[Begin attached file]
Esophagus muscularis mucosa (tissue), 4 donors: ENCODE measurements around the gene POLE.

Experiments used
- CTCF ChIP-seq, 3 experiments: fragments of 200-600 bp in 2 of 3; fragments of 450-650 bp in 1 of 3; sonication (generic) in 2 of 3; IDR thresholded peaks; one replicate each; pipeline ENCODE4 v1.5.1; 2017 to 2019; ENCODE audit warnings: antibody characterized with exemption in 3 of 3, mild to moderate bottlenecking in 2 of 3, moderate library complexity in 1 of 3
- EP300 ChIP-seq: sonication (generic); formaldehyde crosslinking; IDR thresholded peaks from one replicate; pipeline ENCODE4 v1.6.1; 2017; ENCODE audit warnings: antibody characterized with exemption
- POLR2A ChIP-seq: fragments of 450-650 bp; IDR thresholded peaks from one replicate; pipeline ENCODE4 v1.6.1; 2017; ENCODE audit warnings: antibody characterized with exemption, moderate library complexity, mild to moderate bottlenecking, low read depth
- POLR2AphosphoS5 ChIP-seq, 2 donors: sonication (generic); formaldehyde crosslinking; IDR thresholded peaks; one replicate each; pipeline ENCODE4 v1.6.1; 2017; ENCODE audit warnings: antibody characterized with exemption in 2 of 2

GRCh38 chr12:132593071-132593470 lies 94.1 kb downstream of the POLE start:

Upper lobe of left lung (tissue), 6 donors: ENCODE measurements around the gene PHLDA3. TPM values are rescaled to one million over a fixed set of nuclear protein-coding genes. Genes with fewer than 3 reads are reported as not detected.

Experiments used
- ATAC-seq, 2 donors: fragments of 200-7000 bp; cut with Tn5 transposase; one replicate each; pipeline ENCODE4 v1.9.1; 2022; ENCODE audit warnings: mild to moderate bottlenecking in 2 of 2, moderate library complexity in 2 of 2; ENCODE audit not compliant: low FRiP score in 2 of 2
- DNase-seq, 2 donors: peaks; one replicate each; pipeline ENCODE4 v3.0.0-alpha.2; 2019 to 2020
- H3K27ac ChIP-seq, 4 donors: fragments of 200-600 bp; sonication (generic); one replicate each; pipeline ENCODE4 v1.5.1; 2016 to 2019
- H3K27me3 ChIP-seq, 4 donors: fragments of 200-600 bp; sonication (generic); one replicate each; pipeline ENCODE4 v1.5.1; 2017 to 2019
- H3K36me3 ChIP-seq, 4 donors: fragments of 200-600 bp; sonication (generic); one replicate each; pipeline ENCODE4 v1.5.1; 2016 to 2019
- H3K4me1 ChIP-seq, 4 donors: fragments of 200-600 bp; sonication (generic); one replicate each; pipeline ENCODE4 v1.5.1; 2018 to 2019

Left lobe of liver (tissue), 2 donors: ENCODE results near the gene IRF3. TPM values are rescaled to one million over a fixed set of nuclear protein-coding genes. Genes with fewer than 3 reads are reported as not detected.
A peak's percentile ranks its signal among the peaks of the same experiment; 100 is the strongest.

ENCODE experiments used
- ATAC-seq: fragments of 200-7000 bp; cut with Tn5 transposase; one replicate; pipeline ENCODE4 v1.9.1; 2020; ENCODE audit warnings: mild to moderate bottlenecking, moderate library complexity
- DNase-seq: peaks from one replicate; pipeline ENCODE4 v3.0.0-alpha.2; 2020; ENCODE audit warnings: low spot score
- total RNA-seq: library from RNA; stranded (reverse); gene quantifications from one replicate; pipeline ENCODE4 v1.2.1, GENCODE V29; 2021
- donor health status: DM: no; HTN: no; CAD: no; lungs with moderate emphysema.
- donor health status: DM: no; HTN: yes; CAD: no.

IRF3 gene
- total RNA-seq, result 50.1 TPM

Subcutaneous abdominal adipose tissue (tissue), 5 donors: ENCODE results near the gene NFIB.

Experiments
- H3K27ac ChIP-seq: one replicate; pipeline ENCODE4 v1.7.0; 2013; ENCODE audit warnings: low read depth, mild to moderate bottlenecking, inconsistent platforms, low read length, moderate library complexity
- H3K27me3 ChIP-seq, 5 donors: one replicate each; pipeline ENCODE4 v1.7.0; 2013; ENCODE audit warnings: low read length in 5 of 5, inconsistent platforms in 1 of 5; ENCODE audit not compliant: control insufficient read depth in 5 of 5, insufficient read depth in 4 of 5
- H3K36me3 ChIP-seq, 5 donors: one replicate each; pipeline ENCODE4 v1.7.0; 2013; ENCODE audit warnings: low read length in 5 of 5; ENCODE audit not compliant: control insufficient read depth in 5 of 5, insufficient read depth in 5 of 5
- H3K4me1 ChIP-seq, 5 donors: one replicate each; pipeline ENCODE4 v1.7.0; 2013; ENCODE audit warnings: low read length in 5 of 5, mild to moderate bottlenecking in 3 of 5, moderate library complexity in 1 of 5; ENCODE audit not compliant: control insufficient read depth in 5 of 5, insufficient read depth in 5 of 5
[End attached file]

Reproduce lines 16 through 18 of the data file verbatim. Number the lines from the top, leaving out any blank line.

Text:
Left lobe of liver (tissue), 2 donors: ENCODE results near the gene IRF3. TPM values are rescaled to one million over a fixed set of nuclear protein-coding genes. Genes with fewer than 3 reads are reported as not detected.
A peak's percentile ranks its signal among the peaks of the same experiment; 100 is the strongest.

ENCODE experiments used